Funny thing is, lately I'm becoming increasingly interested in all things technical. You think...?

Am I a living, breathing Joe Engineer Contrarian Indicator? Could be...

8 comments:

RogueDave said...

Hmmm... The *last* thing this world needs are more financial engineers. Should we expect a bigger bubble next, or perhaps a more intricate house of cards?

FrontierPsychiatrist said...

I hope so Hell. We never seem to celebrate our engineering achievements in the UK. Its just all taken for granted.

What could those 35% of achieved if they'd stayed out of financial engineering, and a financial Dutch Disease hadn't plagued the West?

Hellasious said...

"Financial engineering"... now there's an oxymoron.

Something like "Scientific astrology".

Rufus said...

We use engineers for building and demolition, not usually build to self-demolate though.

Like an engineer friend of mine once said to a question about putting a less than recommended beam in the house, "if an HVAC technician screws up the heating controls people get a little warm or cool, if an engineer screws up the stress calculations people die.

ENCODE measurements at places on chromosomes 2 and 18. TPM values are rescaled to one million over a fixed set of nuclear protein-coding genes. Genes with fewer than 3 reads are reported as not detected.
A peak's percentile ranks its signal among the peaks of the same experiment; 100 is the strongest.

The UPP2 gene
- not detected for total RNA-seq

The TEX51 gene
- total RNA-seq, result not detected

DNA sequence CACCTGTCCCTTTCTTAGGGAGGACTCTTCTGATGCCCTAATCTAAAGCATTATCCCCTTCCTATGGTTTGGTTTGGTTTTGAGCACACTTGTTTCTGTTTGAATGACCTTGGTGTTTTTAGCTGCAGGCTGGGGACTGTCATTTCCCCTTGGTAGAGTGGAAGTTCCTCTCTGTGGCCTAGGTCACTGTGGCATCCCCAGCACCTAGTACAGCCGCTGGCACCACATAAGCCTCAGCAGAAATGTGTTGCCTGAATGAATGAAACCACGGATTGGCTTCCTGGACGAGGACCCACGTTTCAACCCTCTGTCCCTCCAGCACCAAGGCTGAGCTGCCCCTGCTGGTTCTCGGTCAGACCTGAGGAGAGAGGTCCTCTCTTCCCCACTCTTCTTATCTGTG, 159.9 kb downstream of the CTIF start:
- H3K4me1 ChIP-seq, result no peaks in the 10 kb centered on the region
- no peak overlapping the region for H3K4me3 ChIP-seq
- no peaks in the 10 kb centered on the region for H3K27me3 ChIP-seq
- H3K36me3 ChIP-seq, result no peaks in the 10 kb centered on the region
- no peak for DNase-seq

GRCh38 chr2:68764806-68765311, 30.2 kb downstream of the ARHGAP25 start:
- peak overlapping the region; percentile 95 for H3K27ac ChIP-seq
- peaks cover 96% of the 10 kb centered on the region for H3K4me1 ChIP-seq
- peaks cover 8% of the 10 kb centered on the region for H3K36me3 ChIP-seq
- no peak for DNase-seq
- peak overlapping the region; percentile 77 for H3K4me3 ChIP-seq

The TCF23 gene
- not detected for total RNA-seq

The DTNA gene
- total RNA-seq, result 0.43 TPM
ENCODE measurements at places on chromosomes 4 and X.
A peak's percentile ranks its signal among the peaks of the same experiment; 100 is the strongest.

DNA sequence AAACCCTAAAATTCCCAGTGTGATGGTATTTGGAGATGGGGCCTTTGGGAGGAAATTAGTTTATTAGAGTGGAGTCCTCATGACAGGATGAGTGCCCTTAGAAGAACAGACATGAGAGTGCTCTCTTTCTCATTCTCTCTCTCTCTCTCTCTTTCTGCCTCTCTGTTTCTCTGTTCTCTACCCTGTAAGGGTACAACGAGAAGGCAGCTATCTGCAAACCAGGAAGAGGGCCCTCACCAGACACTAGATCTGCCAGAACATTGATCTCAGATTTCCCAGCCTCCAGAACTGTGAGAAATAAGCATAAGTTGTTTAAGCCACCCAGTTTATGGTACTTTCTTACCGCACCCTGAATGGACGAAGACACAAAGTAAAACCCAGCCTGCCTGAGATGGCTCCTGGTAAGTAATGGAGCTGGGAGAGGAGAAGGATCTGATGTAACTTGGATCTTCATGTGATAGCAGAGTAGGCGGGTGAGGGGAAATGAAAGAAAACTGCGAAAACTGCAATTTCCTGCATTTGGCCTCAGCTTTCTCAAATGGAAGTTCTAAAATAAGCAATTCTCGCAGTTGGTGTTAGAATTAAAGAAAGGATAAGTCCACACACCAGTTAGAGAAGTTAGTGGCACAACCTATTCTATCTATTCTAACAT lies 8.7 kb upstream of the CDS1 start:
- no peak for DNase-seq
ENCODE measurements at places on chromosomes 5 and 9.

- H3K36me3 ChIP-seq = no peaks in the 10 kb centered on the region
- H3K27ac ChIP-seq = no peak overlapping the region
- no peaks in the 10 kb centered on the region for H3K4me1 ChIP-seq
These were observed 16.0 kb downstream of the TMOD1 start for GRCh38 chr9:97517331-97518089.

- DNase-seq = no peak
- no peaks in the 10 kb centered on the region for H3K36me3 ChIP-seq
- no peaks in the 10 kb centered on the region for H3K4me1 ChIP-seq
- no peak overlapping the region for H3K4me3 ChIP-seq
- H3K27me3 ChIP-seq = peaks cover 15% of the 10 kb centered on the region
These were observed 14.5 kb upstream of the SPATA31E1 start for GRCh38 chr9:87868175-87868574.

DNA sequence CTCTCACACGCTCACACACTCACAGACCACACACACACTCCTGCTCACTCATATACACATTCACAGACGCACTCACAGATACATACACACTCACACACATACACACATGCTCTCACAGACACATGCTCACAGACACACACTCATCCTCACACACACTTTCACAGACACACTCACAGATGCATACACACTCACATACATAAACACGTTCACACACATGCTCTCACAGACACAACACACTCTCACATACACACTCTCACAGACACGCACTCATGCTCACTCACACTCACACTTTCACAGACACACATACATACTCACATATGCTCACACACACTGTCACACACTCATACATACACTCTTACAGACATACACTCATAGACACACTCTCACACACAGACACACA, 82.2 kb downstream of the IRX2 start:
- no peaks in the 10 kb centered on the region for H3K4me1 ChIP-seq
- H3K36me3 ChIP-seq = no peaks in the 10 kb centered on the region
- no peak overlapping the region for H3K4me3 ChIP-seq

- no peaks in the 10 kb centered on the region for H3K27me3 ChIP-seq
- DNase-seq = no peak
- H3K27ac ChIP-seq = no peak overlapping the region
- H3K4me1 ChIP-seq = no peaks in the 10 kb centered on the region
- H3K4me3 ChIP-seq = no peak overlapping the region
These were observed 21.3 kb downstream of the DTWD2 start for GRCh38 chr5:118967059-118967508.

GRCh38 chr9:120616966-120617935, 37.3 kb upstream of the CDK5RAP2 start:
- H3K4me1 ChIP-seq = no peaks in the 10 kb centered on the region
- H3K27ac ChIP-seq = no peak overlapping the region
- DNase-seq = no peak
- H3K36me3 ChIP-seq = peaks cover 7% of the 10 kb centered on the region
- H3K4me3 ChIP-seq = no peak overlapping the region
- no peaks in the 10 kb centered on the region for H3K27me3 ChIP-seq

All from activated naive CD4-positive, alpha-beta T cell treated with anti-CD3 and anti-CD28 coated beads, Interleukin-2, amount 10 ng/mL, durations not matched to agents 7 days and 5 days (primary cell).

Anonymous said...

I'm going to guess you received your degree many moons ago.

A friend of mine is signing up his son for a 4 year $40k/year college in mechanical engineering. He's doing most of it on loans, some cash.

Since you also likely need a MS degree in this area I'm asking your opinion if the so called 'shortages' and scarcity in this field justify such exorbitant tuition.

Would you fork up that much cash to get a B.S engineering degree?

Hellasious said...

"Would you fork up that much cash to get a B.S engineering degree?"

I truly have no ideas on this, except one: does the student really love the subject (engg.) or is he/she going that way because there is a so-called shortage?

If the former, the answer to your question is "yes, of course" (what price happiness? and it's only money).

If the latter, stay away.

Anonymous said...

My sister got a chemical engineering degree. One person in her class got a job in the industry.
A technical degree was not an automatic money earner over the last thirty years. That in itself is a contrary indicator.

Anonymous said...

I have to comment on this. I heard a similar thing from my Freshman Calc professor at UMASS in 1985, except he said 'Look to your left,look to your right...one of you will not be hear next year!'
My suspicion is the level of torture is not the same today as it was back then. I've seen engineers become bankers, realtors and everything but, making me believe that they were not encouranged (as perhaps we were...) to switch majors if they weren't serious about engineering!